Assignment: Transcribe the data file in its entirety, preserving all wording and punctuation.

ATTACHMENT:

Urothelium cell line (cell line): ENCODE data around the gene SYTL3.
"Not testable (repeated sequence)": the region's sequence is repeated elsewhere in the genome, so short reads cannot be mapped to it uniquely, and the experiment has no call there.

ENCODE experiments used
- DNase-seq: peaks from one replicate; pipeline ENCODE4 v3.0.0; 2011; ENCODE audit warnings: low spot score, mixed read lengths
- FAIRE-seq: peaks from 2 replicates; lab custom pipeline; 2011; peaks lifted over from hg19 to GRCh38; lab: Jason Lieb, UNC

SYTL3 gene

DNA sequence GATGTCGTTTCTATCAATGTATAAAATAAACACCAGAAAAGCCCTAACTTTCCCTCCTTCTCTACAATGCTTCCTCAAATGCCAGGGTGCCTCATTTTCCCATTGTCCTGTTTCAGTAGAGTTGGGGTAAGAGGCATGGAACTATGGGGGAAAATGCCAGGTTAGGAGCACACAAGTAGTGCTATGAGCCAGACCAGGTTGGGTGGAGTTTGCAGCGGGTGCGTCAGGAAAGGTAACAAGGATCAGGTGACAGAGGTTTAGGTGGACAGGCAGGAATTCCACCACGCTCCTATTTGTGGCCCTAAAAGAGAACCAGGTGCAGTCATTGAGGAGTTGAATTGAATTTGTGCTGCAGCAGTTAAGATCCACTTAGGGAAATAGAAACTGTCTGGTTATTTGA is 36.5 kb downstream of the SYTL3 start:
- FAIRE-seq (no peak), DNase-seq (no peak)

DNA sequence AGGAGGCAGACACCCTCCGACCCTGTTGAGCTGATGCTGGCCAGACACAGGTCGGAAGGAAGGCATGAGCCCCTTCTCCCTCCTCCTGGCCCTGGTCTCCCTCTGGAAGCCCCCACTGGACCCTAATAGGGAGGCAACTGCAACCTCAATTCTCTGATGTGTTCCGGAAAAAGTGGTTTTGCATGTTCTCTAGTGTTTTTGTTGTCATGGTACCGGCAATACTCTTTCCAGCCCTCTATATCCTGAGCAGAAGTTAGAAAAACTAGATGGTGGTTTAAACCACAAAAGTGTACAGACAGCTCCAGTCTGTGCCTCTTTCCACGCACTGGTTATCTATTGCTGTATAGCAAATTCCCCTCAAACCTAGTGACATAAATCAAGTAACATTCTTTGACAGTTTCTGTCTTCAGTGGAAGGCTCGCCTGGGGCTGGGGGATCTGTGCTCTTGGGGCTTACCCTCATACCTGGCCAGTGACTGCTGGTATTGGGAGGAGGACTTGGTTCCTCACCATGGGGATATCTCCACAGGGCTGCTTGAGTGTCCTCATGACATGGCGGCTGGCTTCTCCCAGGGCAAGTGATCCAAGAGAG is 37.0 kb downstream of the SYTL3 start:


Urothelium cell line (cell line): ENCODE data around the gene SYTL3.
"Not testable (repeated sequence)": the region's sequence is repeated elsewhere in the genome, so short reads cannot be mapped to it uniquely, and the experiment has no call there.

ENCODE experiments used
- DNase-seq: peaks from one replicate; pipeline ENCODE4 v3.0.0; 2011; ENCODE audit warnings: low spot score, mixed read lengths
- FAIRE-seq: peaks from 2 replicates; lab custom pipeline; 2011; peaks lifted over from hg19 to GRCh38; lab: Jason Lieb, UNC

SYTL3 gene

DNA sequence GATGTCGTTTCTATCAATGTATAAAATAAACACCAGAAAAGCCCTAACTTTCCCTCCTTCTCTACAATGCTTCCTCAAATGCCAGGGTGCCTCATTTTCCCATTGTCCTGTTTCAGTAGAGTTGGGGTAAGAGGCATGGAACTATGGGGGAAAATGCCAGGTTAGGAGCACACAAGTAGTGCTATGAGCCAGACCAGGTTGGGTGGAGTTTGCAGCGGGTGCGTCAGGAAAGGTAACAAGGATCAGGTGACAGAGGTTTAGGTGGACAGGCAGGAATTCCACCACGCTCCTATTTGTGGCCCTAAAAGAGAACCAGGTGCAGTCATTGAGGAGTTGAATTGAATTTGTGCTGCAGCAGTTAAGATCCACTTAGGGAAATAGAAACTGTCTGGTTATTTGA is 36.5 kb downstream of the SYTL3 start:
- FAIRE-seq (no peak), DNase-seq (no peak)

DNA sequence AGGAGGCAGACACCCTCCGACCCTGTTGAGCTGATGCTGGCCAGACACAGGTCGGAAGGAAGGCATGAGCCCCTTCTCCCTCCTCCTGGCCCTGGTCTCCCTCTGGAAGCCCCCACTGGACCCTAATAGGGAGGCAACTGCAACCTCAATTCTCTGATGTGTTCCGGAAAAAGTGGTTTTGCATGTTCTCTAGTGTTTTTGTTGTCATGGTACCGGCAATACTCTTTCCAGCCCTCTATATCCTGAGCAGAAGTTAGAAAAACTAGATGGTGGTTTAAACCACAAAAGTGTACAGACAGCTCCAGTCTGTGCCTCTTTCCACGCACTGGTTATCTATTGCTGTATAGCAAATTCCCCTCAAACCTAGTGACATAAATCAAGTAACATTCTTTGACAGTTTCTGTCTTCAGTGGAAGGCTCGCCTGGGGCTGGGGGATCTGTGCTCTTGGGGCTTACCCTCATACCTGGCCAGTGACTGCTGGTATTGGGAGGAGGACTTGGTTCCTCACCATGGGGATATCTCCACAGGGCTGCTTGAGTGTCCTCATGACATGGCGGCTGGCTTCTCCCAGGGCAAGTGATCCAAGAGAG is 37.0 kb downstream of the SYTL3 start: